Small Changes for Better Fertility
By Melissa Gorley, FSI Coach and Staff Writer with excerpts from Marilyn Shannon and Recipe from Amanda Rohwedder of Temple and Table.
1.Make protein the foundation of your meals.
A diet rich in protein foods, vegetables, fruits, and grains, without sugary junk food, will naturally tend to stabilize blood sugar.
2. Eat plenty of whole plant foods: grains, beans, nuts, vegetables, seeds and fruits.
Macronutrients: A Mediterranean diet high in fruits and vegetables, whole grains, fish, with olive oil as the main fat source, and low in meat and dairy (except fermented dairy) has been shown to result in couples who are 44% less likely to have difficulty conceiving naturally.
3. Choose healthy fats and oils.
Sufficient body fat in women is absolutely essential for healthy fertility cycles. Avoiding trans fats may improve your cycles or fertility, as research has shown that intake of trans fats contributes to endometriosis and infertility.
4. Substitute more nutritious ingredients for less nutritious ingredients in your favorite recipes.
Eaten raw, veggies and fruits have a crispness gives you something enjoyable to munch on instead of packaged chips or pretzels. Nuts and seeds, with their proteins and natural fats, are a satisfying substitute for chips and dips as well.
5. Eat a greater variety of foods (but avoid foods you are sensitive to).
This is particularly helpful if you are concerned about unwanted additives or toxins that may be in foods that you buy. Not only will you get more vitamins and minerals, but you will also limit your exposure to what you are trying to avoid.
6 . Sharply limit your sugar intake.
Attempt to overcome hypoglycemia and sugar cravings with regularly timed meals of whole plant and animal foods and appropriate supplements.
7. Drink plenty of pure water instead of soft drinks and beverages.
Daily drinking of sugary sodas has been linked to infertility in women. Even artificially sweetened drinks have been implicated in weight gain, increased blood glucose, and increased insulin.
8. Boost your ability to digest your food.
Diets high in processed foods have been linked to a higher risk of digestive disorders. Increased fiber intakes can also improve digestion.
9. Make your meals tasty and simple.
The ideal cookbook should use all natural ingredients; it should provide lots of options so that recipes can be adapted to your taste or pantry supplies; it should cover a wide variety of nutritious foods; it should contain mostly quick and easy recipes; and every single recipe must be delicious!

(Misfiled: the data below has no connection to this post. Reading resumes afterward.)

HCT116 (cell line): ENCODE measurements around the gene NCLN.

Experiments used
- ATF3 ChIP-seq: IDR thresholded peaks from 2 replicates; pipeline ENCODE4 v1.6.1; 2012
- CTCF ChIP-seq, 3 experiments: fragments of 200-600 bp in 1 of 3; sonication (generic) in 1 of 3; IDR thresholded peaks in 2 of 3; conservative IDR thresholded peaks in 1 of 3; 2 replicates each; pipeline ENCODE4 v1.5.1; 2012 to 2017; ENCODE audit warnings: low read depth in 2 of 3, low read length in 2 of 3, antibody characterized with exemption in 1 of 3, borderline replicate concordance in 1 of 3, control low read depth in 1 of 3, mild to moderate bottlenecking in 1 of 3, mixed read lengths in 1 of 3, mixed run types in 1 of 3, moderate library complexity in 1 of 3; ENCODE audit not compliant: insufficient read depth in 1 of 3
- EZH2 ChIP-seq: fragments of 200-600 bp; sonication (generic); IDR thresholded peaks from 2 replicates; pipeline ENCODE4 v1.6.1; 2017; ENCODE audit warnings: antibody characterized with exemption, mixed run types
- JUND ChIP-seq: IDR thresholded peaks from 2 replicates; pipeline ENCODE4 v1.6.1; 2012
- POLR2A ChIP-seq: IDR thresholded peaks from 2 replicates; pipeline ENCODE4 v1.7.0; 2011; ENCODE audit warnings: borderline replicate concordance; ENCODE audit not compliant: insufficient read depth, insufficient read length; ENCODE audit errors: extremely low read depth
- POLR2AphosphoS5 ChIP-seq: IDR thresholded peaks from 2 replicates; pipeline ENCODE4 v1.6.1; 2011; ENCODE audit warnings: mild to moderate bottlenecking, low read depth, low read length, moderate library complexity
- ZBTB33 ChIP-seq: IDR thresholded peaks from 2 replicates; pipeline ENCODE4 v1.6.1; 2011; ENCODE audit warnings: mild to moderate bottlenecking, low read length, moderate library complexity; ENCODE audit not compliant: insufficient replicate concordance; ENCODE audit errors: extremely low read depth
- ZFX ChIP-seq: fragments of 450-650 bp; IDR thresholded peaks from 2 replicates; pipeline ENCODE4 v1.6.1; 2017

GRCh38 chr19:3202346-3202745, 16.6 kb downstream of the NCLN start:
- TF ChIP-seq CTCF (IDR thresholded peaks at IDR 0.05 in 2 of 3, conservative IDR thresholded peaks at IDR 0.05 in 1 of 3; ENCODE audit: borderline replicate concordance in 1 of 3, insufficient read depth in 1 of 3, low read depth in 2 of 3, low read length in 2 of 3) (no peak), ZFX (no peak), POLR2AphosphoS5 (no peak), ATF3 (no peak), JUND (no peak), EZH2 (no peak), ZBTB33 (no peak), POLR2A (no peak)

10. Make good choices when you eat away from home. Vitamins can help!
Micronutrients: The multivitamin Fertility Blend has improved rates of conception in women with infertility: 26% conceived within 3 months, compared to 10% of women taking the placebo in a double-blind study involving 53 infertile women.
11. Enlist your family’s cooperation.
Make no mistake about it—if your spouse or children rebel at your efforts to improve the family’s nutrition, it’s an uphill battle.
12 . Use the 80–20 rule.
Eat nutritious foods 80 percent of the time and have a serving of your favorite treat with the other 20 percent!
New Recipe! Apple Cider Vinaigrette: Your New Go-To Salad Dressing and Marinade
The proven benefits of apple cider vinegar are many including its help lowering blood sugar levels, an important step for hormone health. It also kills harmful bacteria and supports heart and skin health, while being plant based and low calorie. This is the kind of simple whole food that busy women pursuing hormone health want to embrace. A collection of easy and healthy recipes like this one makes for many small changes that add up to healthy and easy meal planning over the course of a week.
Gathering good- good for you and good tasting- recipes makes daily food prep simple, nutritious, and fast. Amanda Rohwedder of Temple + Table shares a tasty Apple Cider Vinaigrette recipe:
Apple Cider Vinaigrette ¼ C apple cider vinegar ½ C olive oil 2 generous pinches of salt Add the three ingredients together in a mason jar and shake she instructs. It can be kept in the fridge.
Amanda created a quick video with this recipe that can be watched on Youtube here.
Taken from M. Shannon, Fertility, Cycles, and Nutrition 5th ed., 144.